Mississippi is set to become the 50th state to enact an equal pay law with legislation that won final approval Wednesday.
The bill headed for the desk of Gov. Tate Reeves (R) would require companies to pay women the same as men doing the same job. It would apply to employees working at least 40 hours a week.
Rep. Angela Cockerham (I), the bill’s sponsor, praised her female colleagues for being “unrelenting in your pursuit” of equal pay for women in Mississippi.
Lawmakers strove to make the bill “as business friendly as possible,” Sen. Brice Wiggins (R) said on the Senate floor.
“It’s just creating a cause of action,” he said. “It’s just like if you have a slip and fall, or if something happens, that’s how you go about addressing things in what’s called the civil law.”
The measure (H.B. 770) drew criticism from some advocates for women’s rights who said it’s unlikely to change paychecks. The bill also may perpetuate the gap between male and female salaries, they said, because employers would still be allowed to pay men more based on seniority, merit, salary history, or gaps in their employment.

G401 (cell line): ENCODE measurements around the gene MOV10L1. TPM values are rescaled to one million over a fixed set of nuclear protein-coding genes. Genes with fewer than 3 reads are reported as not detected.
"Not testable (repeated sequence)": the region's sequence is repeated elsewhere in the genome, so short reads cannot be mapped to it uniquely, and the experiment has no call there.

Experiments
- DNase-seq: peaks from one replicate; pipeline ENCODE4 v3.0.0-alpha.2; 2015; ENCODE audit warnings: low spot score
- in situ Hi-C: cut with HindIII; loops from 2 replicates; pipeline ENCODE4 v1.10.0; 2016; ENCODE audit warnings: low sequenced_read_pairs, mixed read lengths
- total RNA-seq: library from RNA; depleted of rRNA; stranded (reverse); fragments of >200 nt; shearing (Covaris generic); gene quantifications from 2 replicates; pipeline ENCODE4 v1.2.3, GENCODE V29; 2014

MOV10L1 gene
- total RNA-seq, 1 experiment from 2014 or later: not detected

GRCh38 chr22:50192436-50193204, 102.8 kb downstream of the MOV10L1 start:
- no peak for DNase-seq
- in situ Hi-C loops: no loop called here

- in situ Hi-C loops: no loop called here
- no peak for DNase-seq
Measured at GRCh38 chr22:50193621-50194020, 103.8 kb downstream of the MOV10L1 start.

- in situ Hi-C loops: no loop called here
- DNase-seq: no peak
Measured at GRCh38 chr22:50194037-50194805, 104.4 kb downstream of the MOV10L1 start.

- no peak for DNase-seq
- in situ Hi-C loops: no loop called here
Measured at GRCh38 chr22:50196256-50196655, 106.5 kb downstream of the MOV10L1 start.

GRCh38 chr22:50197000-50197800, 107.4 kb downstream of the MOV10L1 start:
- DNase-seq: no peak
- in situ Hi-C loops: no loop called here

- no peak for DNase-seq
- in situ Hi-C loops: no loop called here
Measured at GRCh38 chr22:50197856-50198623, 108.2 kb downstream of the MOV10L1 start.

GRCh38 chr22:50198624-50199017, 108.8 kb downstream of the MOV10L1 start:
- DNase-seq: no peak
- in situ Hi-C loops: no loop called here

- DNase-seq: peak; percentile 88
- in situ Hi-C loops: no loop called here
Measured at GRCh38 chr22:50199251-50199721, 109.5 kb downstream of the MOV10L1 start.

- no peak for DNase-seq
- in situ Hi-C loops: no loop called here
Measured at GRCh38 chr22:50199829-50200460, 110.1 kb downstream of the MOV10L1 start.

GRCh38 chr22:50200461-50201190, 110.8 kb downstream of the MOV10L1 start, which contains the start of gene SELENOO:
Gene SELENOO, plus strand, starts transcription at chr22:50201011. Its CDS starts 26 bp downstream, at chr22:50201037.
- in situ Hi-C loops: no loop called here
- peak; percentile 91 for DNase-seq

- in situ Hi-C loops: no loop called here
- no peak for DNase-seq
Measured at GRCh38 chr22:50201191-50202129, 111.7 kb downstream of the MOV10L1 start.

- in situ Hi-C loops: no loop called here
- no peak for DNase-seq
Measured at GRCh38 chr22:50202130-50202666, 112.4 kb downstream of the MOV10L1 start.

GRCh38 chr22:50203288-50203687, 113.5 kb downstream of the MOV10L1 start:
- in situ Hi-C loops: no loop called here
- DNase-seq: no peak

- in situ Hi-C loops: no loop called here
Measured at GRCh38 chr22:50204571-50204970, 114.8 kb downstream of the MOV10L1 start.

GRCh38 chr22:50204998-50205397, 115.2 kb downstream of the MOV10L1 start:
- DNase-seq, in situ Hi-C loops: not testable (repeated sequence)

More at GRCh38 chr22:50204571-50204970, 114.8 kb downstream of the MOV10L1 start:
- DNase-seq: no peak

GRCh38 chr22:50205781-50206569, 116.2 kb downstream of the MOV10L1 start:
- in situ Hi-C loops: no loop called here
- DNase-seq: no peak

Over a dozen states ban employers from asking about salary history because it’s a discriminatory practice, said Andrea Johnson, director of state policy at the National Women’s Law Center.
“It’s really a devastating setback for women in Mississippi, and Black women especially—they experience some of the largest wage gaps in the state,” Johnson said.
The bill would punish women who have to leave the workforce to take care of children or other family members, Cassandra Welchlin, executive director of Mississippi Black Women’s Roundtable, said in a phone interview.
“Enacting this kind of legislation will do harm to their households and negatively impact the economic security not only of them,” she said. “It’s not just a woman’s issue, it’s a family’s issue.”
It’s unclear whether Reeves will sign the bill. Welchlin said her organization will ask the governor to veto it.
The legislation would prohibit retaliation against any employee who files a claim of wage discrimination.
It also would require aggrieved workers to choose between filing a claim under the state law or under the federal Equal Pay Act of 1963.
Other states may prohibit collecting damages under both a state law and the federal law, but it’s common for employees to pursue wage bias claims under both, Johnson said.